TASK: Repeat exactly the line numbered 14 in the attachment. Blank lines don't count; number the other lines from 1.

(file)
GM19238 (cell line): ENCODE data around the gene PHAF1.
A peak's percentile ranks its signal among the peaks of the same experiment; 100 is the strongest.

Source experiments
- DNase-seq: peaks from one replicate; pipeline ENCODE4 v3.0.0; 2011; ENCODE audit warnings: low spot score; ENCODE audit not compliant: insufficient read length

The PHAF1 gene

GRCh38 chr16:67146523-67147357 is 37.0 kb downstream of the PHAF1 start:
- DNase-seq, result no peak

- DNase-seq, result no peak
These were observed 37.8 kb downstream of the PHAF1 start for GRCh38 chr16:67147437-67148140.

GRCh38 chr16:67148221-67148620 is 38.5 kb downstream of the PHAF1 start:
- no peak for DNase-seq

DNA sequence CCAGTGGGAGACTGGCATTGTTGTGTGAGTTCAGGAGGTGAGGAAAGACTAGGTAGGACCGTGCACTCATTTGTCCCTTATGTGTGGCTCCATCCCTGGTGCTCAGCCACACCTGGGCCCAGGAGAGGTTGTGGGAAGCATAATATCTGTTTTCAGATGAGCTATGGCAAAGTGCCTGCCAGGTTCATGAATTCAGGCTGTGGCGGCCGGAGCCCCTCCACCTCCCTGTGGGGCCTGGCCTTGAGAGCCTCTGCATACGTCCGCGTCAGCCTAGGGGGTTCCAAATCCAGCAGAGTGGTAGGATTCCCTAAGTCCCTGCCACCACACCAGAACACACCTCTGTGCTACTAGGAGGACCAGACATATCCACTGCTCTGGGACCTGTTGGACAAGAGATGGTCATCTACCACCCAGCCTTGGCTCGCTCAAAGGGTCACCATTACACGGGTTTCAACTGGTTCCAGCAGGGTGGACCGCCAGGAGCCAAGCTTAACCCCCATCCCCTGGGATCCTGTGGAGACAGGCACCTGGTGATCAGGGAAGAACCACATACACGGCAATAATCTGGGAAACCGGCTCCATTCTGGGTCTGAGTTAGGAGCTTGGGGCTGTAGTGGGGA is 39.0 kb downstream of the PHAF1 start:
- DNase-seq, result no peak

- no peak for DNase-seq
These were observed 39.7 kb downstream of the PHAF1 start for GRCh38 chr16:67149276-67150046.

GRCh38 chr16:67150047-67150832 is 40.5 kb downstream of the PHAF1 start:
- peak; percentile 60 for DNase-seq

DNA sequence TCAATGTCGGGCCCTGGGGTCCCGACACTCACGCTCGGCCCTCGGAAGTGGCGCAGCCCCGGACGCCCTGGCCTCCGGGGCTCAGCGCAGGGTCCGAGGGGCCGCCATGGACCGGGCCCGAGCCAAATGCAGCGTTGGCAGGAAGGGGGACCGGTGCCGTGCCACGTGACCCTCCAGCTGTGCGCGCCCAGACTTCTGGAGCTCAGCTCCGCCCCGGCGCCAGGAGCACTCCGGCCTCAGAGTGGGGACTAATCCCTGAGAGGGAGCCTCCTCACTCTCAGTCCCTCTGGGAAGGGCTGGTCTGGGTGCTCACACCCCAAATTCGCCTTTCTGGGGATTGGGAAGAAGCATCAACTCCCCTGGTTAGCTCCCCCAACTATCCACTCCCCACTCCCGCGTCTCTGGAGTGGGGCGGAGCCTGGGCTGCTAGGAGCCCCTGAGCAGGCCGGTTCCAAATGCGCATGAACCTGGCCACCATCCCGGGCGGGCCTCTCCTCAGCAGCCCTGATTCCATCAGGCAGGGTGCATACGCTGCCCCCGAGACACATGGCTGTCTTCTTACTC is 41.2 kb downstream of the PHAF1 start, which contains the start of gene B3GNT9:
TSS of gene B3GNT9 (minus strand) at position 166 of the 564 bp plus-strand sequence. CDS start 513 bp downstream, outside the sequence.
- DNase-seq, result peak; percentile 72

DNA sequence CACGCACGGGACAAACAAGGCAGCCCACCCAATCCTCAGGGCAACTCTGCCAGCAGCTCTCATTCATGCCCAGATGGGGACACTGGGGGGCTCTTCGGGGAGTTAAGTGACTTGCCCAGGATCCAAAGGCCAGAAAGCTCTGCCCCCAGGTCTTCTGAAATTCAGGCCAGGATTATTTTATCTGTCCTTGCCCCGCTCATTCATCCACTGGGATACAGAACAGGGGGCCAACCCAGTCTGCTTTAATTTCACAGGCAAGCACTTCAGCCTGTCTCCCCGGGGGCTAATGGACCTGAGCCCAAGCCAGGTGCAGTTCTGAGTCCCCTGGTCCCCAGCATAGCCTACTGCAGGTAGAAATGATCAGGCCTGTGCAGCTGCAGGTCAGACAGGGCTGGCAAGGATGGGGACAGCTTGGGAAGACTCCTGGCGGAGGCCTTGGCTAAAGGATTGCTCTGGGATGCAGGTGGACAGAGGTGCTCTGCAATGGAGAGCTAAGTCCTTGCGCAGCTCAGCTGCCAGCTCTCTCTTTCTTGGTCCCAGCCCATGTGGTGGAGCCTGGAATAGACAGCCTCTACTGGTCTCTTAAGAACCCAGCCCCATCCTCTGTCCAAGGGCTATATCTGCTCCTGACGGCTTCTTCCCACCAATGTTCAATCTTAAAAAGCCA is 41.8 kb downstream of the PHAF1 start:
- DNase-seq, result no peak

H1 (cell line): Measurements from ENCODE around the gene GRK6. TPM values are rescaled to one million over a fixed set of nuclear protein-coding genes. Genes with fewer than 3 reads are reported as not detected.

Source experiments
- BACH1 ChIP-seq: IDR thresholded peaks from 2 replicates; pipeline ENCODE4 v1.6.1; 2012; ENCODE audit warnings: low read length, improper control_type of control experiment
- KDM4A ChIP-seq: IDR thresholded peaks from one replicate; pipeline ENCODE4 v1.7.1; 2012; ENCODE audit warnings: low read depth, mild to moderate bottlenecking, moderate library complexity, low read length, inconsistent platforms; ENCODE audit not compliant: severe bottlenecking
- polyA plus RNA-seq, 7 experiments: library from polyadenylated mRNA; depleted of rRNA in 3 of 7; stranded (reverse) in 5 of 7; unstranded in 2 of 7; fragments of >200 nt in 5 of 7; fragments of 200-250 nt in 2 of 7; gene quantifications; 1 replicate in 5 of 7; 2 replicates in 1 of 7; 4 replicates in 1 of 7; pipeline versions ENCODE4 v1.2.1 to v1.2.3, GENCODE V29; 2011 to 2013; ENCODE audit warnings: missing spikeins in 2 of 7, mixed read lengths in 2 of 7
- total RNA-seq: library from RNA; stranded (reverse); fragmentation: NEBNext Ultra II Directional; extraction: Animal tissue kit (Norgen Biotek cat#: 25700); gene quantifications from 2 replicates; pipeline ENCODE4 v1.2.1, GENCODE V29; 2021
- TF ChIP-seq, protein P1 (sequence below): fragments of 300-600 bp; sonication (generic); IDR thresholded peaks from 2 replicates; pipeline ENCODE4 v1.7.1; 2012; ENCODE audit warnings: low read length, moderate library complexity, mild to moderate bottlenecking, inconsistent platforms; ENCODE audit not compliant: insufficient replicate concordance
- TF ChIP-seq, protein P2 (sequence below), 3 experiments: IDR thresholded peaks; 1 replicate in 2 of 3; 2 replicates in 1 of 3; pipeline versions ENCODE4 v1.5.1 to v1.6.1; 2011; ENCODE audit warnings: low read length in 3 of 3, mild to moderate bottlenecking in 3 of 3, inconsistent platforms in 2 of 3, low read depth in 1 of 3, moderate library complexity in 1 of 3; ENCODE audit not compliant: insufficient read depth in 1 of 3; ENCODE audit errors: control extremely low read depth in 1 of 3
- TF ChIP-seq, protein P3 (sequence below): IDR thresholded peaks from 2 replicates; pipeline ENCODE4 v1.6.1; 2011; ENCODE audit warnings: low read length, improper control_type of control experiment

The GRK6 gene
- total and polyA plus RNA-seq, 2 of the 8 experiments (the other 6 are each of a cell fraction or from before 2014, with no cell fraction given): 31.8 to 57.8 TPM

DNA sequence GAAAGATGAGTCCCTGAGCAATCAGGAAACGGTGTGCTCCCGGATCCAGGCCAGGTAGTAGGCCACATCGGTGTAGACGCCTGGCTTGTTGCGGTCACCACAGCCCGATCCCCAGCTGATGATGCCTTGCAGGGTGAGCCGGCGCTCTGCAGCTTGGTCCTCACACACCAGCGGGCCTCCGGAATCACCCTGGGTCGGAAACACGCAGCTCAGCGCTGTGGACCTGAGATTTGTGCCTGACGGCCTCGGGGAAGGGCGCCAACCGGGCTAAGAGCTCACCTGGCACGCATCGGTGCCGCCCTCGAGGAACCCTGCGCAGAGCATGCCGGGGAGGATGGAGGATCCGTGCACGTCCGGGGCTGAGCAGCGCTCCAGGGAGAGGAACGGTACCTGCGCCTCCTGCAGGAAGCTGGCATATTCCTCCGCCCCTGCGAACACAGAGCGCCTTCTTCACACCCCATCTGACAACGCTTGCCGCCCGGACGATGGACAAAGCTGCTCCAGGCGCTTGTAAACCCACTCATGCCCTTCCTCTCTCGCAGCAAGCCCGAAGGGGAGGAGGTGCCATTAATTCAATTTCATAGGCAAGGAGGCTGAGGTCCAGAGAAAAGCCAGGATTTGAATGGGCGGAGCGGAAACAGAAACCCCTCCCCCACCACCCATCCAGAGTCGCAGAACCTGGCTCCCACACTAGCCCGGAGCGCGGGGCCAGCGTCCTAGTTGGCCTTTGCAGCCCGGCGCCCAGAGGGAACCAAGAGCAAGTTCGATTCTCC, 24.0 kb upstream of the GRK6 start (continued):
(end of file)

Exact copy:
- no peak for DNase-seq